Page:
Thursday, May 3, 2018

Inquisitive, by Pip Coen

★★☆☆☆ Not Recommended

(Epic SF) Saffi is brilliant, but so eccentric that she has trouble relating to ordinary people. Not that she’s going to let that stand in her way. (7,552 words; Time: 25m)

"Inquisitive," by (edited by C.C. Finlay), appeared in issue 05-06|18, published on by .

Mini-Review (click to view--possible spoilers)

Pro: By the end of the story, Saffi has learned the value of love, and she knows how to use the office of Chief Inquisitor for good, not ill.

Con: And I don’t believe a word of that change in Saffi. The first 70% of the story is devoted to showing us that Saffi is a psychopath, someone with no empathy at all for other human beings. I found it absolutely impossible to believe her sudden discovery that ignoring love is bad.

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2 comments (may contain spoilers):

  1. I get your take and respect where you're coming from because she is a problematic character but I saw her differently. I can't diagnose her with correct clinical terms but she struck me as more autistic than psychopathic. She's definitely self-centered and lacking in social connections and doesn't see the sense in much social lubricant but she's not willfully malicious or evil. I think some groundwork for the end is laid in bits like where she insults people by telling the truth but is reprimanded for it and then does try to modify her behavior to tell the truth less forcefully and cause less distress. So her brokenness also relates to her not being able to understand or feel her mother's love but, when she finally groks it, it changes her. So I bought it, anyway, but I can see how it strains s-o-d.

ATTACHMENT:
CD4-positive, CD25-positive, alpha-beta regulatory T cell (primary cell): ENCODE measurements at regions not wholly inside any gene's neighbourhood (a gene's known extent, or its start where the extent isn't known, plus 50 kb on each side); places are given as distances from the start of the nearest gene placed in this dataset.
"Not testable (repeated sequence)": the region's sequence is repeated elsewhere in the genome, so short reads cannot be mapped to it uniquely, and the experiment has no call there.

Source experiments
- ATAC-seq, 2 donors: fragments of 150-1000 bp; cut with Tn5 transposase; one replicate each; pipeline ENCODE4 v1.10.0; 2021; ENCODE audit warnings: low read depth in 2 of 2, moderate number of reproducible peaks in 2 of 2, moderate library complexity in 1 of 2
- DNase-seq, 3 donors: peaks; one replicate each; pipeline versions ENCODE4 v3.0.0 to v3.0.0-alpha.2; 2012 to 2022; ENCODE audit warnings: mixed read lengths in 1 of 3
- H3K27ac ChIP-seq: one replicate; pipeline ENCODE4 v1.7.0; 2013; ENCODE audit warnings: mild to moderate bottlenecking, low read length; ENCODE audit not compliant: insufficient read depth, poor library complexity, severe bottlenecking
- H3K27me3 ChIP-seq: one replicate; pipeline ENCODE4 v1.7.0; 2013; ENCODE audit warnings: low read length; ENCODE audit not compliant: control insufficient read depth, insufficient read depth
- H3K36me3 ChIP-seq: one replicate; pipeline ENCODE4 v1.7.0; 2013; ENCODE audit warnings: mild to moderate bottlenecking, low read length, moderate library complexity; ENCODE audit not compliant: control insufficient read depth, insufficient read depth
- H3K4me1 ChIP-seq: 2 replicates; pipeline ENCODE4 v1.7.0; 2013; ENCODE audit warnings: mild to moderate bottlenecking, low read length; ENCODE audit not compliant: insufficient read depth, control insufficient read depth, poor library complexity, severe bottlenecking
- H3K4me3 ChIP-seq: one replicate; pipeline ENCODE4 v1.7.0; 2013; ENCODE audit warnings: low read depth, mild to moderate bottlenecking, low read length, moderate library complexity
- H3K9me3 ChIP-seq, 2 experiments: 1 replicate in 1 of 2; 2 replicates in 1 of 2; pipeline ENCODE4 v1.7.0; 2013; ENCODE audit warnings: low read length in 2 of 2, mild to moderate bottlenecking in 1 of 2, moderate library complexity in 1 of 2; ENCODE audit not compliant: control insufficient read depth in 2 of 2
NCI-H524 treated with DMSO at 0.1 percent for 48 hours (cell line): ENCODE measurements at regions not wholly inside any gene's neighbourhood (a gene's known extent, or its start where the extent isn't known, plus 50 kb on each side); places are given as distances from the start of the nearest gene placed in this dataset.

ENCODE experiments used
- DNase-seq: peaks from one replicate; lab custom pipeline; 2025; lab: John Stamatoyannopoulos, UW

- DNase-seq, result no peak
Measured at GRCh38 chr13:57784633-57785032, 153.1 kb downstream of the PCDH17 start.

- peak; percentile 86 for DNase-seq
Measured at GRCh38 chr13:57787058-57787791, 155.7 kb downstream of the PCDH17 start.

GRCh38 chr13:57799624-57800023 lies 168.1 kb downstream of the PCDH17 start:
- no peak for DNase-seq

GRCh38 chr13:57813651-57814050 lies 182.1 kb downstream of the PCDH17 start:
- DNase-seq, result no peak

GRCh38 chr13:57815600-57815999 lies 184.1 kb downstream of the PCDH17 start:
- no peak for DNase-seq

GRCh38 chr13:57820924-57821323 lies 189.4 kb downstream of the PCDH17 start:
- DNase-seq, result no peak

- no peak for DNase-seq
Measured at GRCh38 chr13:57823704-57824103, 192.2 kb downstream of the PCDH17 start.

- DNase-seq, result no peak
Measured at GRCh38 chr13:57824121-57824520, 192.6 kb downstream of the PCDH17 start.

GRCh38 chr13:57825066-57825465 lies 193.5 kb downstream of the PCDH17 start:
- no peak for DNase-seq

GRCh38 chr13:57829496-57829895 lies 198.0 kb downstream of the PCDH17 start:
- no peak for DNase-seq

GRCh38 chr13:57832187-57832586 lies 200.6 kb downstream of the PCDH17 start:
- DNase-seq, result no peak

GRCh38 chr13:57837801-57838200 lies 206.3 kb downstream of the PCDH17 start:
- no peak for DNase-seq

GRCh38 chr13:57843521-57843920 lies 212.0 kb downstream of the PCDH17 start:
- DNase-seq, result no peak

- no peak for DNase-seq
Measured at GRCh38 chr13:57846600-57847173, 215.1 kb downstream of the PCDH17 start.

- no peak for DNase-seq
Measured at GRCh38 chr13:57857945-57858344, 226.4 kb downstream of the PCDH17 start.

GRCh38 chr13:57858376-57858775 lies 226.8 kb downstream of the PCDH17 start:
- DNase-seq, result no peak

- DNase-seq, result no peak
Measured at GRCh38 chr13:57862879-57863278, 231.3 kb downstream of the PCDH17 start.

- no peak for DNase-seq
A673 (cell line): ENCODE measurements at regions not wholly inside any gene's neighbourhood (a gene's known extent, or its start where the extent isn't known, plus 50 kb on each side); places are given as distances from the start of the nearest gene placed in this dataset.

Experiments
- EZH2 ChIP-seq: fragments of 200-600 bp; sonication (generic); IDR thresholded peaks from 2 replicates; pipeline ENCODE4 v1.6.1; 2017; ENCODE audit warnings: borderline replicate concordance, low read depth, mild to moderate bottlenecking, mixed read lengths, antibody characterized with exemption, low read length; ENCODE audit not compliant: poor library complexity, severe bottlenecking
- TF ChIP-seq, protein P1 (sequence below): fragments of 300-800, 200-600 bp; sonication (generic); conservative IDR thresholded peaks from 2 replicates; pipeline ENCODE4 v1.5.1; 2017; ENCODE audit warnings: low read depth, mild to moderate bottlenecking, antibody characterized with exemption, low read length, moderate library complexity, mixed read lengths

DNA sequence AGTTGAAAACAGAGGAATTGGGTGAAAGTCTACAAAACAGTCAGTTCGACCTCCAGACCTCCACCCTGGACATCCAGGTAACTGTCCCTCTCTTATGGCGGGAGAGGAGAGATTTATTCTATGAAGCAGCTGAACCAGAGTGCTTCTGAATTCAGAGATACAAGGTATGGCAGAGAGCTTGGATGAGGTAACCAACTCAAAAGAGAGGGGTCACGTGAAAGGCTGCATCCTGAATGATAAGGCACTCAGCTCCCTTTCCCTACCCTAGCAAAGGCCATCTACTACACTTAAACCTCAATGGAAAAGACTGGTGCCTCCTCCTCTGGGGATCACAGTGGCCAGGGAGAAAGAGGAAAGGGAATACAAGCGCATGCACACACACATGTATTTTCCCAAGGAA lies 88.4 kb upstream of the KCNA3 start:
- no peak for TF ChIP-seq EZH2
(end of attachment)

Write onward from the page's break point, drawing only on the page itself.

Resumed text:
While we were very close on most stories, you seem to have liked all but a couple of stories a little more than I did and this was one of the two I liked more - it was probably my favorite of the issue if I had to pick one, though Dozois' was right there with it (with its character that ultimately was a *very* bad person).

    1. I also got the impression Saffi was supposed to be autistic, but because we (as readers) as inside Saffi's head, I didn't think that was the cause of her lack of feelings for others. Yes, she made some changes when told to, but (to me) that seemed to be under pressure, not because it was something she wanted to do.

      If you buy the change in her, though, I can see how this would be a very powerful piece. That's probably the only place we really differ on it.